std::cout << getCount(2,2,1,1,3,{}) << std::endl;		// example 1 = 6
       std::cout << getCount(10,10,10,10,1,{}) << std::endl;	// example 2 = 1
       std::cout << getCount(10,10,10,10,1,{10}) << std::endl;	// example 3 = 0
       std::cout << getCount(11,11,11,11,2,{10}) << std::endl;	// example 4 = 140
       std::cout << getCount(123,456,70,80,90,{30,40,20,10,50}) << std::endl; // example 5 = 6723
    }
    Last edited by tiliavirga; December 21st, 2015 at 12:07 AM.

  3. #3
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    Re: topcoder - hard and interesting problem (only for experts)

    Sorry that I'm answering so late.
    Your solution is correct, but it's also slow.
    I mean for upper-boundary conditions it is thousands time slower than the best solution on topcoder. But unfortunately I don't understand it. Do you?
    using namespace std;

    #define REP(i,n) for((i)=0;(i)<(int)(n);(i)++)

    #define MOD 10007

    int C[1610][1610];
    int dpx[1610][810]; // step, x
    int dpy[1610][810]; // step, y
    int dpz[1610][90];

    class FoxJumping{
    public:

    int getCount(int Tx, int Ty, int Mx, int My, int R, vector <int> bad){
    int i,j,k;

    REP(i,1610) REP(j,i+1){
    if(j == 0 || j == i) C[i][j] = 1;
    else C[i][j] = (C[i-1][j-1] + C[i-1][j]) % MOD;
    }

    dpx[0][0] = 1;
    REP(i,R) REP(j,Tx+1){
    dpx[i+1][j] = ((j == 0) ? 0 : dpx[i+1][j-1]);
    dpx[i+1][j] = (dpx[i+1][j] + dpx[i][j]) % MOD;
    if(j >= Mx+1) dpx[i+1][j] = (dpx[i+1][j] - dpx[i][j-Mx-1] + MOD) % MOD;
    }

    dpy[0][0] = 1;
    REP(i,R) REP(j,Ty+1){
    dpy[i+1][j] = ((j == 0) ? 0 : dpy[i+1][j-1]);
    dpy[i+1][j] = (dpy[i+1][j] + dpy[i][j]) % MOD;
    if(j >= My+1) dpy[i+1][j] = (dpy[i+1][j] - dpy[i][j-My-1] + MOD) % MOD;
    }

    bad.push_back(0);
    dpz[0][0] = 1;
    REP(i,R) REP(j,81) REP(k,bad.size()){
    int j2 = j + bad[k] / 10;
    if(j2 <= 80) dpz[i+1][j2] = (dpz[i+1][j2] + dpz[i][j]) % MOD;
    }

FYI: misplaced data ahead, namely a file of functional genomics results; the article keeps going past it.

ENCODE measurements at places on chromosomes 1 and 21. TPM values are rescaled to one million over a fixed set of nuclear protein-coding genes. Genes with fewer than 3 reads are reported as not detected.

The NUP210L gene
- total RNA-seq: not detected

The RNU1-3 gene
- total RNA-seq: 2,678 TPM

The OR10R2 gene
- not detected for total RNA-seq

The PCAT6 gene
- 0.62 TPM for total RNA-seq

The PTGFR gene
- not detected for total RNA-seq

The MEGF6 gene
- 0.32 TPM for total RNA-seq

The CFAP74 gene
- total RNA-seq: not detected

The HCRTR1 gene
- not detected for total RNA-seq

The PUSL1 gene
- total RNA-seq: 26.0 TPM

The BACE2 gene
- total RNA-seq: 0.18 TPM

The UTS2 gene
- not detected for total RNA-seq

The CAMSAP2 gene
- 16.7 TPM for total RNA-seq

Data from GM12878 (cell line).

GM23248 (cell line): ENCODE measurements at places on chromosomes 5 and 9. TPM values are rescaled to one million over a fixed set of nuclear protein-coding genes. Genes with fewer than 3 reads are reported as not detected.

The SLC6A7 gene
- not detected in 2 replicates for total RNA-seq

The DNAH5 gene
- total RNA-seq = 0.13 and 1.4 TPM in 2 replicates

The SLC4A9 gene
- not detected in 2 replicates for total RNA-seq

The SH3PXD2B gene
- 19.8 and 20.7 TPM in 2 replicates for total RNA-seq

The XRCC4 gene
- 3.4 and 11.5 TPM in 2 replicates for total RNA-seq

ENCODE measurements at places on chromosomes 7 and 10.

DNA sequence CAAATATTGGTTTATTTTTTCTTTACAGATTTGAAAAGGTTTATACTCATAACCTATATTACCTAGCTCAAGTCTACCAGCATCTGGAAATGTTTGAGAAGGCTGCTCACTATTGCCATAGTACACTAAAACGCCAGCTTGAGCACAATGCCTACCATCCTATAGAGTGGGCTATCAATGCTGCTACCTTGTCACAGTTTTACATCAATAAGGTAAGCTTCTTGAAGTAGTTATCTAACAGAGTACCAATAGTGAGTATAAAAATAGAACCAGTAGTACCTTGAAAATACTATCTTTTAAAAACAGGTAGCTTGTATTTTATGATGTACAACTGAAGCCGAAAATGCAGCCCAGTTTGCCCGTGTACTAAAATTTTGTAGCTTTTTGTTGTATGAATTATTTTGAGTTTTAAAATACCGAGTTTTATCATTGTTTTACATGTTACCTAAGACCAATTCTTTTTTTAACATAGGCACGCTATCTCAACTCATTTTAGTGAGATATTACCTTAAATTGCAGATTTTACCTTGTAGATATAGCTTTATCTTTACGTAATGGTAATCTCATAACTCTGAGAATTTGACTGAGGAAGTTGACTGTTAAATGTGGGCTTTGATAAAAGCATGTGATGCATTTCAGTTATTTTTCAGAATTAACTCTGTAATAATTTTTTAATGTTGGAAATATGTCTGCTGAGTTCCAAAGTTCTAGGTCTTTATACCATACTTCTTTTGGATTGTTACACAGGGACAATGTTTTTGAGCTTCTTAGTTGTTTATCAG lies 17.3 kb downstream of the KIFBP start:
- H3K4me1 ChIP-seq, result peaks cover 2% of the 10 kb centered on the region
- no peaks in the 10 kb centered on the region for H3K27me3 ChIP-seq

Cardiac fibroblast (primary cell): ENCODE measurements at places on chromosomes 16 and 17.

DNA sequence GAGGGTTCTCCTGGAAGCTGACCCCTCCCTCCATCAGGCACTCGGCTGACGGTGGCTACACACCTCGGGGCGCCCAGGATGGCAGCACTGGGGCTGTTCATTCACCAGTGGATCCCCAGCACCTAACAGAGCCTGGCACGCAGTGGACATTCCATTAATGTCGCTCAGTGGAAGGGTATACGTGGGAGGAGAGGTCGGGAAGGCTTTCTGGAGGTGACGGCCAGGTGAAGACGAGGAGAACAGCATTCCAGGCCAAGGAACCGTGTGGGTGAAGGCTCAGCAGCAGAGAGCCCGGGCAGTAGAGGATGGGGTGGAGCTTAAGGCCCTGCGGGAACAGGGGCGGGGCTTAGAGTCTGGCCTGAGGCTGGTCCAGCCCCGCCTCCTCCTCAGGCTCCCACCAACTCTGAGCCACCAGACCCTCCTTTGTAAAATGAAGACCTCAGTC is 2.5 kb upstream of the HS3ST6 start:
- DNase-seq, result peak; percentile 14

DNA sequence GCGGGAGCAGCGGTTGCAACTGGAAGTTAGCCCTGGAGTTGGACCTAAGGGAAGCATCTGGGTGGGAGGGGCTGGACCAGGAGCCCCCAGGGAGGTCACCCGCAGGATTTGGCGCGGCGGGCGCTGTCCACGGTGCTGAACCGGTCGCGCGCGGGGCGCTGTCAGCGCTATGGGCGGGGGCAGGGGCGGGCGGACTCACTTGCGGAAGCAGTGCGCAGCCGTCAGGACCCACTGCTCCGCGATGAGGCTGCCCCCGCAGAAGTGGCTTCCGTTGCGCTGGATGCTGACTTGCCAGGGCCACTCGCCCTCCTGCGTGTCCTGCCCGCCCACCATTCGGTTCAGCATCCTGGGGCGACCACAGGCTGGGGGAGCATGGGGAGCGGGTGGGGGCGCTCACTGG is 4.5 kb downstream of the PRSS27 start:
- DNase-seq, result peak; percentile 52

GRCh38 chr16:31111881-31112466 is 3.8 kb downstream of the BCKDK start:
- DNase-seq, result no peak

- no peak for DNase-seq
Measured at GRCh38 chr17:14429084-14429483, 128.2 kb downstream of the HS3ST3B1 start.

int small = min(Tx,Ty);
    int ans = 0;
    REP(i,R+1) for(j=0;j<=small;j+=10){
    int tmp = dpz[i][j/10] * dpx[R-i][Tx-j] % MOD * dpy[R-i][Ty-j] % MOD * C[R][i] % MOD;
    if(i%2 == 1) tmp = (MOD - tmp) % MOD;
    ans = (ans + tmp) % MOD;
    }

    return ans;
    }

    };

  4. #4
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    Re: topcoder - hard and interesting problem (only for experts)

    Quote Originally Posted by TTrumpeTT View Post
    But unfortunately I don't understand it. Do you?
    I probably would but it's not my style to cheat.

    Instead I've had another look at my solution. One possibility is to shift focus from what squares the rabbit can reach from a position to how it can get to the position. That means the rabbit position is updated with the sum of all squares in the move matrix. And if this matrix "slides" over the field the sum doesn't need to be re-calculated in full for each new position. It's enough to update the sum with just the rows and columns that enters and leaves the matrix window.

    Such a sliding window approach would lower the complexity of the innermost loop from quadratic to linear, improving the performance of the algorithm substantially.
    Last edited by tiliavirga; December 31st, 2015 at 01:10 AM.

  5. #5
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    Re: topcoder - hard and interesting problem (only for experts)

    The contest has ended a long time ago.
    I don't think learning from other programmers code is cheating.
    Anyways, thanks for your replies. Take care!

  6. #6
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    Re: topcoder - hard and interesting problem (only for experts)

    Quote Originally Posted by TTrumpeTT View Post
    I don't think learning from other programmers code is cheating.
    You are cheating yourself. Copycatting makes you a scribe not a master programmer.